Jake Lang, a defendant in the January 6th Capitol riot case, has decided to appeal his case to the Supreme Court after a divisive ruling in the DC Court of Appeals. The split ruling, which came in April, went against U.S. District Judge Carl Nichols’ decision to dismiss the felony obstruction charge against Lang and two other defendants.
The felony obstruction charge was reinstated for Lang, Garret Miller, and A.J. Fischer. Lang, who is facing multiple felony charges, recently filed a petition to the Supreme Court, seeking the dismissal of the 1512 felony obstruction charge.
The petition begins with a crucial question, questioning whether the Court of Appeals erred in applying 18 U.S.C. Section 1512(c)(2) to prosecute acts of violence against police officers in the context of a public demonstration that turned into a riot. Lang’s filing argues that the application of the statute in his case goes against the Supreme Court’s ruling in Van Buren v. United States.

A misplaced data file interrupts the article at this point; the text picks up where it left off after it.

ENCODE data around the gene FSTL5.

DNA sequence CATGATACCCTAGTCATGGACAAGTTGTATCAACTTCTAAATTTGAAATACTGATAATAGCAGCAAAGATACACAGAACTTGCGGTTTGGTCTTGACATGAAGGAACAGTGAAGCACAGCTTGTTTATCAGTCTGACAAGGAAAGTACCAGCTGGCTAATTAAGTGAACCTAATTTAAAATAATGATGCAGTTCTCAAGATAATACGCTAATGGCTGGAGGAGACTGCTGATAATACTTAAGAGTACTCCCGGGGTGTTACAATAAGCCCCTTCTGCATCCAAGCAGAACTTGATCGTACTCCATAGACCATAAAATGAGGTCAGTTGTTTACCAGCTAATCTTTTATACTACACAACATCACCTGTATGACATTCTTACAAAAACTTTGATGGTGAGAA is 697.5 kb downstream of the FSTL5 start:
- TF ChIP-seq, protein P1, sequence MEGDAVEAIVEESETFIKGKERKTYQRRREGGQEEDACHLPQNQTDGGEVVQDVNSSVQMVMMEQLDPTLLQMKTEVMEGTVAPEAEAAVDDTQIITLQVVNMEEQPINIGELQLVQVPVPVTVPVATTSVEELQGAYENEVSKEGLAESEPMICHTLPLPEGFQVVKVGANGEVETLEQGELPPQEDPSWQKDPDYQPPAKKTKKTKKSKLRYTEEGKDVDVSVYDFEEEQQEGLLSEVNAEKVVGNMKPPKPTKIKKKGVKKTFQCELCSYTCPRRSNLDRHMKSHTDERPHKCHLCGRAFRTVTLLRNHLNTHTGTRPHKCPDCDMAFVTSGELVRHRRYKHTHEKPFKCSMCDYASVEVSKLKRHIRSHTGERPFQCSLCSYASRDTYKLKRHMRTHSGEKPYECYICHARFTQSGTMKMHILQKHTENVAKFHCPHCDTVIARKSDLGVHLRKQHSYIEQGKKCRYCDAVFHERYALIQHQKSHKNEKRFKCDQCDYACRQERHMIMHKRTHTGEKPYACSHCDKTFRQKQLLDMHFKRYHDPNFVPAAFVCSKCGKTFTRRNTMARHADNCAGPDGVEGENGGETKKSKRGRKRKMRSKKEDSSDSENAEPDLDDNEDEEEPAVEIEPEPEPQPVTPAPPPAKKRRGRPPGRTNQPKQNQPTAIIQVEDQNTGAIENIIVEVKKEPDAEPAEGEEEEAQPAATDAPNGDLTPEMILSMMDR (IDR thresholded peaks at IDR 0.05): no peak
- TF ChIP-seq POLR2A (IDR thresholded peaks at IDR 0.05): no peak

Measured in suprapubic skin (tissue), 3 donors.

The 1512 Felony Obstruction charge was repurposed specifically for defendants involved in the January 6th Capitol riot. While Lang’s petition focuses on his case’s unique circumstances involving violence, a ruling by the Supreme Court could have a significant impact on numerous non-violent defendants in the January 6th cases. Many of these individuals are facing the prospect of lengthy prison sentences and the permanent loss of their Second Amendment rights.
Attorney Norm Pattis, who filed the petition on behalf of Lang, argues that the current application of the 1512 statute is an example of government overreach and misuse of the law to suppress dissent. Pattis hopes that the Supreme Court will intervene and rein in an out-of-control Justice Department.
The outcome of Lang’s petition could set a precedent and affect the legal proceedings of other January 6th defendants. The ripple effects of such a ruling would be significant, potentially leading to reconsideration of charges and sentences for many individuals involved in the Capitol riot.
The controversy surrounding the January 6th Capitol riot continues to spark debate and raise questions about the appropriate use of laws and the balance between preserving public order and safeguarding individuals’ rights. As Lang takes his case to the highest court in the land, the outcome of his petition will be closely watched by activists, legal experts, and those involved in the January 6th cases.